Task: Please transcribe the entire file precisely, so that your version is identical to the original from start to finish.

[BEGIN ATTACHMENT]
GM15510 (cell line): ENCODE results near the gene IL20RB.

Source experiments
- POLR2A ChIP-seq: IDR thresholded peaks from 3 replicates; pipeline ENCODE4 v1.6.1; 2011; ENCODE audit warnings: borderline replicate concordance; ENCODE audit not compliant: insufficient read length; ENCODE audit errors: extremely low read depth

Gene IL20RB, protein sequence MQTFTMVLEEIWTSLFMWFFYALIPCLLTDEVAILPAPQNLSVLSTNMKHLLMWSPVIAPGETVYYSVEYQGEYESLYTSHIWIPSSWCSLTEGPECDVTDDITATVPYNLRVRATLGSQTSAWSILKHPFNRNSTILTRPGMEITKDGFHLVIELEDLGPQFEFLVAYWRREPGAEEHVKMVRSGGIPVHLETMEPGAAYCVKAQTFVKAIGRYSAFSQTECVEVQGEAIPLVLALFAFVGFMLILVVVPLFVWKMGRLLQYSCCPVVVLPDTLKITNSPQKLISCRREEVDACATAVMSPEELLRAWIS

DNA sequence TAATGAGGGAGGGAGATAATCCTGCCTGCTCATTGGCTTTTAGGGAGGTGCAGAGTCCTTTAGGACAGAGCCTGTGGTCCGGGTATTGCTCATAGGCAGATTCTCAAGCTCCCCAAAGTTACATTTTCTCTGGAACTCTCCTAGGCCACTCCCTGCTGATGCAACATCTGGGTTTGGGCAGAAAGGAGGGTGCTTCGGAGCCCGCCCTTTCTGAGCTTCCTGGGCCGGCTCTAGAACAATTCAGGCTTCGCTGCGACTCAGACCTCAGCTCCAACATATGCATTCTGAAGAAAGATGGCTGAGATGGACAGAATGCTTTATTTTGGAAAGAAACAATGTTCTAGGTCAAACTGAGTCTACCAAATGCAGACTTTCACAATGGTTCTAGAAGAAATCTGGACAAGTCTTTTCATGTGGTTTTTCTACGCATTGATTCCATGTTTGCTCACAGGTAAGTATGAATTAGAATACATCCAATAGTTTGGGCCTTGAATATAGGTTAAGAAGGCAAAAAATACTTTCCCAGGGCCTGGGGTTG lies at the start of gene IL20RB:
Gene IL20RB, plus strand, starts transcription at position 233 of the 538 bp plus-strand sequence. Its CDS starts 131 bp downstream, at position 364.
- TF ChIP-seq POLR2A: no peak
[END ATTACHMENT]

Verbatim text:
GM15510 (cell line): ENCODE results near the gene IL20RB.

Source experiments
- POLR2A ChIP-seq: IDR thresholded peaks from 3 replicates; pipeline ENCODE4 v1.6.1; 2011; ENCODE audit warnings: borderline replicate concordance; ENCODE audit not compliant: insufficient read length; ENCODE audit errors: extremely low read depth

Gene IL20RB, protein sequence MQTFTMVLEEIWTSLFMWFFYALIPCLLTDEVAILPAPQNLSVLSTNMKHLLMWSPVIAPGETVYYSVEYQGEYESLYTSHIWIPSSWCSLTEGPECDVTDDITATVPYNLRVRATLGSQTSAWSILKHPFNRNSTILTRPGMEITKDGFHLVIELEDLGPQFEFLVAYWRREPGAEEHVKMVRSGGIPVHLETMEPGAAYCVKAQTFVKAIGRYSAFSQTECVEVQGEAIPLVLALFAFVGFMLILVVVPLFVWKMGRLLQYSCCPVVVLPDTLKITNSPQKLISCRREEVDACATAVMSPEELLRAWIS

DNA sequence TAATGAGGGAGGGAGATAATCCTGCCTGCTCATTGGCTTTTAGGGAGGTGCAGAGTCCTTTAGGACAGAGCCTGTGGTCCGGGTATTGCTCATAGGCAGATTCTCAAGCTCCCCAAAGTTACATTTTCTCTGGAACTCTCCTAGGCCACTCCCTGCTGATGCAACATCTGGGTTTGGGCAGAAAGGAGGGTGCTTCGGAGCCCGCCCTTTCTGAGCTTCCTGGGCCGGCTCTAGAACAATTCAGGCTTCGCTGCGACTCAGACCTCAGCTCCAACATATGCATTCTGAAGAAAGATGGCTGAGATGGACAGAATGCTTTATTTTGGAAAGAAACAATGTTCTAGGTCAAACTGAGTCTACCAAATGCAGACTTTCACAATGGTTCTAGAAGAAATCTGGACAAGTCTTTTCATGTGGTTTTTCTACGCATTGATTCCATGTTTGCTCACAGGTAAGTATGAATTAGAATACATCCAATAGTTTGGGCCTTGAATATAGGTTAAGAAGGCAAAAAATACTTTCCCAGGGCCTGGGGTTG lies at the start of gene IL20RB:
Gene IL20RB, plus strand, starts transcription at position 233 of the 538 bp plus-strand sequence. Its CDS starts 131 bp downstream, at position 364.
- TF ChIP-seq POLR2A: no peak